With the above in mind, and reverse engineering a little, taking the infected cases on record of 116,371,108 (World-wide on the 5th of March), we can reasonably say that between 50% and 65 % (the two averages so far) of cases have either not been reported and/or not been tested.

The average of these two averages works out to a master average of 57,5%


Conclusion so far…
It is safe for me to say at least 6 6913 387,1 extra people world-wide have been ill and / or not been tested using the master average.


Still following?
I hope so.


Onto the next important point.

Using the same thought process, and applied to South Africa’s reported confirmed cases of 1,513,393 (as of 5pm on the 5th of March), at least 870200 extra people have been ill and / or not been tested.

It is reasonable to work out from that that about 2 383 590’ish people have actually been infected in South Africa, but only 57,5% have shown symptoms and or been tested.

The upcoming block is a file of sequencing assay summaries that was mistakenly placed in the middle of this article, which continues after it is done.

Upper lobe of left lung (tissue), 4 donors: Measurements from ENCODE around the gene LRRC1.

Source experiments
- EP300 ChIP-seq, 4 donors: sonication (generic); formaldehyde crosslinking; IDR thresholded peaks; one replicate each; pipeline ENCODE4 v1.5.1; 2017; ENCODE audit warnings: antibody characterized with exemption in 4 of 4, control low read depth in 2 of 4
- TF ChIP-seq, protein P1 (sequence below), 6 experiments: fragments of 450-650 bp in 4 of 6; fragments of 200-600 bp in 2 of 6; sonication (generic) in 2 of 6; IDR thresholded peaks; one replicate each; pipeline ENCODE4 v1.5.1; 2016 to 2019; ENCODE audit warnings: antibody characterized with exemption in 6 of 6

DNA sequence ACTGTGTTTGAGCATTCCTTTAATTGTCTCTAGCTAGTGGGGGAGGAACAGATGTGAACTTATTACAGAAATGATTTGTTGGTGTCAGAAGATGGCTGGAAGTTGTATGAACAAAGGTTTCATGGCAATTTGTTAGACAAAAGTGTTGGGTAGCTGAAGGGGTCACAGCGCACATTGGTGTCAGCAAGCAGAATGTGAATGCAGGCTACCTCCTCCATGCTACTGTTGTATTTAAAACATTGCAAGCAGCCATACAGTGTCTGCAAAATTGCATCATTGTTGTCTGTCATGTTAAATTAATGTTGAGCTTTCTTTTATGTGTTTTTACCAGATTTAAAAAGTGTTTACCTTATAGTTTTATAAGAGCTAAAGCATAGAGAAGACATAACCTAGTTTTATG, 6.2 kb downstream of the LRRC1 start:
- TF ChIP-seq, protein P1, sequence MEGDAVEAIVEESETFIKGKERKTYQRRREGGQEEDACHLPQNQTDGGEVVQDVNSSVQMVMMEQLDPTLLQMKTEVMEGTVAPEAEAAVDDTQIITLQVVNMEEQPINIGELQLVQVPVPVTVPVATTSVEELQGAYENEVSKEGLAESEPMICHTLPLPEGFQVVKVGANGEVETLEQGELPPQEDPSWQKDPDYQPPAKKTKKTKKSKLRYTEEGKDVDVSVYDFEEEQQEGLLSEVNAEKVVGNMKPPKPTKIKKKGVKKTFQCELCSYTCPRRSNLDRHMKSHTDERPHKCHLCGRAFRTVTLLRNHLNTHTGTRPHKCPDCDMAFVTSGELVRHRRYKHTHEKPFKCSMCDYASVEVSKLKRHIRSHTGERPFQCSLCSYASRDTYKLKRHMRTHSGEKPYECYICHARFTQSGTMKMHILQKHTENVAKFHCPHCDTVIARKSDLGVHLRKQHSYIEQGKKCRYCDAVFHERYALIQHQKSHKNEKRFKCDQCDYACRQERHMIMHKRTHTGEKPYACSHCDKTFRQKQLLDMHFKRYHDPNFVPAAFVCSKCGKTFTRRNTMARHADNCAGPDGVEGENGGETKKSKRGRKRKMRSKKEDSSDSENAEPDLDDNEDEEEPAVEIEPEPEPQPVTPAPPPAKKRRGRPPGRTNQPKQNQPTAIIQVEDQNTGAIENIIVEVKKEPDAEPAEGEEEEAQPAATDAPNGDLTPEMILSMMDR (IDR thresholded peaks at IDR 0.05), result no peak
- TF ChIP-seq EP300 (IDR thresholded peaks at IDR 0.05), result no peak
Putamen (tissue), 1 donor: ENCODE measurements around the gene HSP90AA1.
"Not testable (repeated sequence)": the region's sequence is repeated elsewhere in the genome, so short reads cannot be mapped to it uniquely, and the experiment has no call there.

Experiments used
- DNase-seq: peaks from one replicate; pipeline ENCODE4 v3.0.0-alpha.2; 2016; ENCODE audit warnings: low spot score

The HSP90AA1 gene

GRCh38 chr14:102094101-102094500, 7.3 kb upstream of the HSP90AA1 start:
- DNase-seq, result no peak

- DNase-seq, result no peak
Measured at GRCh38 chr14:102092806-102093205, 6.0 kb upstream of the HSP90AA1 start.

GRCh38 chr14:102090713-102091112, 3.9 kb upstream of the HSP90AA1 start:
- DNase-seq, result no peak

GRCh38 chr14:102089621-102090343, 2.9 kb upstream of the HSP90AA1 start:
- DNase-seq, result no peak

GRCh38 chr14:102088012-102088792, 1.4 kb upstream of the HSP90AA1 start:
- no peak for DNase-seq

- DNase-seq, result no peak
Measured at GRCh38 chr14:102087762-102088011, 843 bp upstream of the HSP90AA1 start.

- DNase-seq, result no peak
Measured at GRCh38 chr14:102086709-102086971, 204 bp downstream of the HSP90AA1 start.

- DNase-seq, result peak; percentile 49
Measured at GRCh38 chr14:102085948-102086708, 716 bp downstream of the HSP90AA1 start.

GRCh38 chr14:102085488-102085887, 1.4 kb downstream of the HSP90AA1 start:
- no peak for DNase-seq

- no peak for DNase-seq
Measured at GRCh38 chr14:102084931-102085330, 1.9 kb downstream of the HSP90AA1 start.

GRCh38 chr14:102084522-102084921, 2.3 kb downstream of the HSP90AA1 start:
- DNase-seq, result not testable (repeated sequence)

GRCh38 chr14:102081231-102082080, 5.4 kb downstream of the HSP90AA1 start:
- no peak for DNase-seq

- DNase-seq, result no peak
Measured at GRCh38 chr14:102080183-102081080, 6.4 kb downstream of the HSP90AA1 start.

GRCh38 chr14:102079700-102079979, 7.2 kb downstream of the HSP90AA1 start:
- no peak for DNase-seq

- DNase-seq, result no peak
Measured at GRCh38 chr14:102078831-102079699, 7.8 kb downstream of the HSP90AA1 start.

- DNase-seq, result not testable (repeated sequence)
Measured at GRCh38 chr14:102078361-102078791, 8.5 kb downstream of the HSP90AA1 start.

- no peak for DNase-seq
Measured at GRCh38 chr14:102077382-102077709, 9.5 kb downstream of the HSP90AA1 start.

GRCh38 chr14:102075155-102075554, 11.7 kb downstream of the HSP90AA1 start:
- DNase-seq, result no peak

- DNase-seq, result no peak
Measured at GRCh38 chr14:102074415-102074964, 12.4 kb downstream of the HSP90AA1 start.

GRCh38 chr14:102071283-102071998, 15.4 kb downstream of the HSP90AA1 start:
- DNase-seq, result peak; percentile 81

Now, this is where your opinion must really come in…


What would have happened if we let Covid just do its thing? I mean totally cover the full South African population, not stopping it at all and no lock down?


Let’s reverse engineer again…

We have 58 million people. 57,5% would still get it and/or not know and/or report it. That is 33 350 000 million people. How many would die? The recovery rate in South Africa is 94.6%. Taken from (5th of March): https://www.coronatracker.com/country/south-africa/

There would be an estimated 54 868 000 survivors and an estimated 3 132 000 deaths.

Today (5th of March), we have 50462 deaths.



Has the lock down prevented hundreds of thousands of people from dying from Covid-19? This is such a good question, but here is the bigger question, which starts with its own point…

Lock down slows the rate of transmission. No argument there. But does it prevent a person from getting it once lock down is over? Well of course not. Don’t be silly. Assuming lock down is not going to be permanent… eventually everyone will be infected at some point. It might take another 6 or 12 months, but it will happen, and most people won’t even know they had it, never mind get tested.

Therefore, the total infection rate is less important than the total death rate when it comes to assessing this disaster, because, the infection rate is almost guaranteed over time, but can we reduce the percentage of deaths?